Brain Pickings

Posts Tagged ‘art’

15 DECEMBER, 2011

Maira Kalman + Daniel Handler Illustrate a Breakup Through Significant Objects

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What sugar and a pinhole camera have to do with the ephemeral ephemera of impossible love.

Few things can steer me towards fiction these days, but a collaboration between Daniel Handler (better-known to the world as Lemony Snicket) and the great Maira Kalman is positively among them. Such is the case of Why We Broke Up, which tells the poignant, bittersweet story of a teenage romance gone awry through objects of special significance, which make cameos in a letter Min is writing to break up with her boyfriend, Ed. These emotional ephemera, each imbued with a specific memory of their ephemeral but monumental love, are captured in Kalman’s signature childlike artwork, and bespeak a kind of truth at once more fluid and more infallible than fact.

And if you’ve ever found yourself in love, in impossible love, you’ll relate to the heroine’s objectified lament.

I stand entwined in fire on the inextinguishable bonfire of inconceivable love.”

The book’s companion Tumblr lets you voyeuristically read other people’s break-up stories and share your own. Stories are divided into amusingly titled categories, ranging from the petty (“I can’t believe how disgusting you were”) to the outraged (“I just can’t believe it”) to the vulnerable (“I’d take you back in a minute”).

The story, of course, exudes Handler’s unmistakable wit and intelligent humor, underpinned by a kind of self-consciously self-conscious humanity.

Why We Broke Up comes a little over a year after Lemony Snicket and Maira Kalman’s first collaboration, the lovely children’s book 13 Words.

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13 DECEMBER, 2011

The Tiny Book of Tiny Stories: Visual Micro-Tales of Our Shared Humanity

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Reclaiming the poetics of short-form in the age of the empty soundbite.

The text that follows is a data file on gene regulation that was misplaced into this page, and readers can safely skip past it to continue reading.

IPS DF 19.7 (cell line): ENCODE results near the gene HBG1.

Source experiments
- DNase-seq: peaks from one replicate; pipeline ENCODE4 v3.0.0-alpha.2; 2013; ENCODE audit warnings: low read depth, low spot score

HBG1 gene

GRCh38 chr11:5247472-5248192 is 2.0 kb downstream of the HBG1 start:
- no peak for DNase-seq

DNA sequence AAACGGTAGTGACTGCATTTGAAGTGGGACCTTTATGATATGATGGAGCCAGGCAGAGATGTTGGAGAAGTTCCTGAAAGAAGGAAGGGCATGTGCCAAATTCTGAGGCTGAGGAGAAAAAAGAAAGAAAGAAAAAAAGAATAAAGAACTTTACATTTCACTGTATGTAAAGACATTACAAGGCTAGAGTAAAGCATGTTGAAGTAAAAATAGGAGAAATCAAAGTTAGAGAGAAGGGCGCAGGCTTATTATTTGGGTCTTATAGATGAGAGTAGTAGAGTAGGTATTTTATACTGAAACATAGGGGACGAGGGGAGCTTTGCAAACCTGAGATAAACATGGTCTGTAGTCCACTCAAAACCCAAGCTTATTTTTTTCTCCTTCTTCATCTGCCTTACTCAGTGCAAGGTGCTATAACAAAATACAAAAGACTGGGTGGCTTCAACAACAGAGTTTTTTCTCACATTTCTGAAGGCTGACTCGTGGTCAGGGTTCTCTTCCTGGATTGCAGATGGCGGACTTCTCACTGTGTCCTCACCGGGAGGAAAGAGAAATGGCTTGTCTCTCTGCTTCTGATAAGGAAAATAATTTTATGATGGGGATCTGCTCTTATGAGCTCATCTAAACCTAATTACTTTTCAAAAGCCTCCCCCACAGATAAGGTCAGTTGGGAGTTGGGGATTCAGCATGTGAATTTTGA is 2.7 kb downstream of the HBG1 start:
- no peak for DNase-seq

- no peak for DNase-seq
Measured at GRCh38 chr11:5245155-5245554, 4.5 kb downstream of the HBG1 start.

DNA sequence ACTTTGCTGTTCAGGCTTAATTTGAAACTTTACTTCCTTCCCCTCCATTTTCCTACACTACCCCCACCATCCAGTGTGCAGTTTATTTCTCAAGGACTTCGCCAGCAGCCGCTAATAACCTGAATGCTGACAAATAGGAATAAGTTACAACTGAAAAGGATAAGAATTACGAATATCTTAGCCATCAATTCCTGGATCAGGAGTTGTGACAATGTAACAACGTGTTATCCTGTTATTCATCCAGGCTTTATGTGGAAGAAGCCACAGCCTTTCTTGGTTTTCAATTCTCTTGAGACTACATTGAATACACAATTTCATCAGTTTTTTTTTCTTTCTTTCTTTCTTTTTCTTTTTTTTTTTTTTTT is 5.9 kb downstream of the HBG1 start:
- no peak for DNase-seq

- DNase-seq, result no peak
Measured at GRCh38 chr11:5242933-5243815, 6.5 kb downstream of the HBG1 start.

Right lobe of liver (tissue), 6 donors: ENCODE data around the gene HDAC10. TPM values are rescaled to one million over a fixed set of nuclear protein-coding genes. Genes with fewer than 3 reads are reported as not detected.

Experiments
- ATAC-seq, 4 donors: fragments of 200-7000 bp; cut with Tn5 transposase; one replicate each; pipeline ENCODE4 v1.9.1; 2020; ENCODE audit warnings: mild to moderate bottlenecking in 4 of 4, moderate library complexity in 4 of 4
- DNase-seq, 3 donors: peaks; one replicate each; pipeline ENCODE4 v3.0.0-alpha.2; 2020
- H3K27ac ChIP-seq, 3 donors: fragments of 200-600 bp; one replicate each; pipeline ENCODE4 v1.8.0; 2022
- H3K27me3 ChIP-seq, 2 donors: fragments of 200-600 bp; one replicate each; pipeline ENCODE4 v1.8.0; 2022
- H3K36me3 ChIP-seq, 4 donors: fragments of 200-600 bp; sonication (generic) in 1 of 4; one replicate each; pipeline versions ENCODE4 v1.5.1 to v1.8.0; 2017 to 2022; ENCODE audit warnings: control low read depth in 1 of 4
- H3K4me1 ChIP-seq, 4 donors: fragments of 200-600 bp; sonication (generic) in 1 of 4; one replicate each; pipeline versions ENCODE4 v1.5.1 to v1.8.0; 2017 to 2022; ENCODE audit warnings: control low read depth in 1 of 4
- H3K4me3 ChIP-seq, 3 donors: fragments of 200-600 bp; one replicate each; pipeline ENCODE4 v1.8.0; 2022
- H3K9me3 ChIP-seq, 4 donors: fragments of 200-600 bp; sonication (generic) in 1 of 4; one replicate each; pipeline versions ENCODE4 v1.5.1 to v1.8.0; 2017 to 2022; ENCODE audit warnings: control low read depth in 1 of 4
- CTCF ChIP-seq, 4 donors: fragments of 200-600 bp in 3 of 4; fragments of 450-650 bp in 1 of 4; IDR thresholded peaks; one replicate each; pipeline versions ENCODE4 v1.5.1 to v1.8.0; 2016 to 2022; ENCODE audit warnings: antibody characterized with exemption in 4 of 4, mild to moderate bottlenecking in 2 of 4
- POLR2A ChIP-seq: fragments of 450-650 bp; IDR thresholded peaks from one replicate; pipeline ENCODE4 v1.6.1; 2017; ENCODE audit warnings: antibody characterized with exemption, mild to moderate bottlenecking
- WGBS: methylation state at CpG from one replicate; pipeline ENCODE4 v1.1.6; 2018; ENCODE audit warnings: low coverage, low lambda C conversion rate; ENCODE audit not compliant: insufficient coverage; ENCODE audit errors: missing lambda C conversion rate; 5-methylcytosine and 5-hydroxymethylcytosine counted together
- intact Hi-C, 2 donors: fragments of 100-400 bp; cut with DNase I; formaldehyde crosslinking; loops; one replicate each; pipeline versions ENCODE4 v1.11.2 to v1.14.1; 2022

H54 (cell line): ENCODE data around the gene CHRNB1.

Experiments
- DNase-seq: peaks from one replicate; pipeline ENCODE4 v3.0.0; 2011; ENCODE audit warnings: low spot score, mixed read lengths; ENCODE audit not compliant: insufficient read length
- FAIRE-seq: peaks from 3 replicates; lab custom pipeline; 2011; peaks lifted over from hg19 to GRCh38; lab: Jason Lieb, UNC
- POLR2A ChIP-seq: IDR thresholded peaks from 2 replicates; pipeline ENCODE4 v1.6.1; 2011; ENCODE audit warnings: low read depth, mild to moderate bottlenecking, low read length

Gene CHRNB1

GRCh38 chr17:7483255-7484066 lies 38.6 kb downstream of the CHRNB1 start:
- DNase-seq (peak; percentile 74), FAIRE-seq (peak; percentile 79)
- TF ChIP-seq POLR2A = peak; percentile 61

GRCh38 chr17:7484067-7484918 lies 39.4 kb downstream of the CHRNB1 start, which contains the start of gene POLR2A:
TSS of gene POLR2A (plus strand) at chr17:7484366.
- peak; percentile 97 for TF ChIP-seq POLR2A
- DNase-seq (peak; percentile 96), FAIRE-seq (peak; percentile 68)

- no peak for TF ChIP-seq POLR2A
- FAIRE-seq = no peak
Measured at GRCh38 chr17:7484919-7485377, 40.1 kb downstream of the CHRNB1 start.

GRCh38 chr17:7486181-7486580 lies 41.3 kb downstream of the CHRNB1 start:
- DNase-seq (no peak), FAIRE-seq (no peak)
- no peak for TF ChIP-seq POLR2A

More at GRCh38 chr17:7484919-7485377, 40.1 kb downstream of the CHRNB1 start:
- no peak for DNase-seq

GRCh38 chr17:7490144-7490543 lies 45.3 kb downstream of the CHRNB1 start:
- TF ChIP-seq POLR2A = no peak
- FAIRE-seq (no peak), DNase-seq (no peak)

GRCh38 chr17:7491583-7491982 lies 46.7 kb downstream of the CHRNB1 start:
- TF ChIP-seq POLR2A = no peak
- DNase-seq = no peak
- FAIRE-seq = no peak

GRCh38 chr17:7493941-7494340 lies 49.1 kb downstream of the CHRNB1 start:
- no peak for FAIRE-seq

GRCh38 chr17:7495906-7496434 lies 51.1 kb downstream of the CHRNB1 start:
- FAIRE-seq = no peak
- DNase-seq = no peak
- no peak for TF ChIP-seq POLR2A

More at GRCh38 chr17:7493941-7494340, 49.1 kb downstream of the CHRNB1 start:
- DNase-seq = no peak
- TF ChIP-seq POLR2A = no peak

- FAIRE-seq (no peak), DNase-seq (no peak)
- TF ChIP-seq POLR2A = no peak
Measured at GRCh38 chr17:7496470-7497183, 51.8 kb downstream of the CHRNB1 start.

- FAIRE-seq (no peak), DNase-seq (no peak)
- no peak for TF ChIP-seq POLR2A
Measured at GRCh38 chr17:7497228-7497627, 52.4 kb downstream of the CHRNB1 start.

“The universe is not made of atoms; it’s made of tiny stories,” as Muriel Rukeyser is often paraphrased. To give this timeless truth modern wings, Joseph Gordon-Levitt, better-known as RegularJOE in the hitRECord universe he created, asked thousands of contributors to submit tiny stories through words and images. The result is The Tiny Book of Tiny Stories: Volume 1 — a whimsical collaboration between artists and writers from around the world, featuring 67 of these micro-tales hand-curated by Gordon-Levitt himself from over 8,500 submissions. It’s part Three Line Novels, part Six-Word Memoir, part something entirely its own and entirely lovely, full of poetics and humanity in a culture of vacant soundbites, exuding a kind of richness and latitude that defies its short form.

Sometimes witty, sometimes poignant, and always profoundly human, the gems in The Tiny Book of Tiny Stories: Volume 1 are a reminder that we’re all just a few words and images apart from one another, and all we need to do is reach out into the universe of our shared humanity.

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13 DECEMBER, 2011

Eames: The Architect and the Painter

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From fiberglass to James Franco, or what Ice Cube has to do with designing the American imagination.

It’s been a grand year for Charles and Ray Eames, from the rediscovery of Charles Eames’ fantastic 1982 Q&A on design to architect-turned-rapper Ice Cube singing the duo’s praises. The Eames, of course, very much warrant cultural paeans — they not only gave a shape and style to the American twentieth century, but they also defined a new cultural role for designers as architects of imagination who invite people to look at the world differently. Today marks the highly anticipated DVD release of Eames: The Architect and the Painter — a fascinating documentary about the legendary husband-and-wife design duo, exploring their personal lives, their creative process, and their enduring influence on the American aesthetic, design sensibility, and outlook on life.

Oh, and it’s narrated by James Franco.

Beautifully filmed and brimming with insight, Eames: The Architect and the Painter is easily the most exciting design documentary since Gary Hustwit’s Helvetica / Objectified / Urbanized trilogy.

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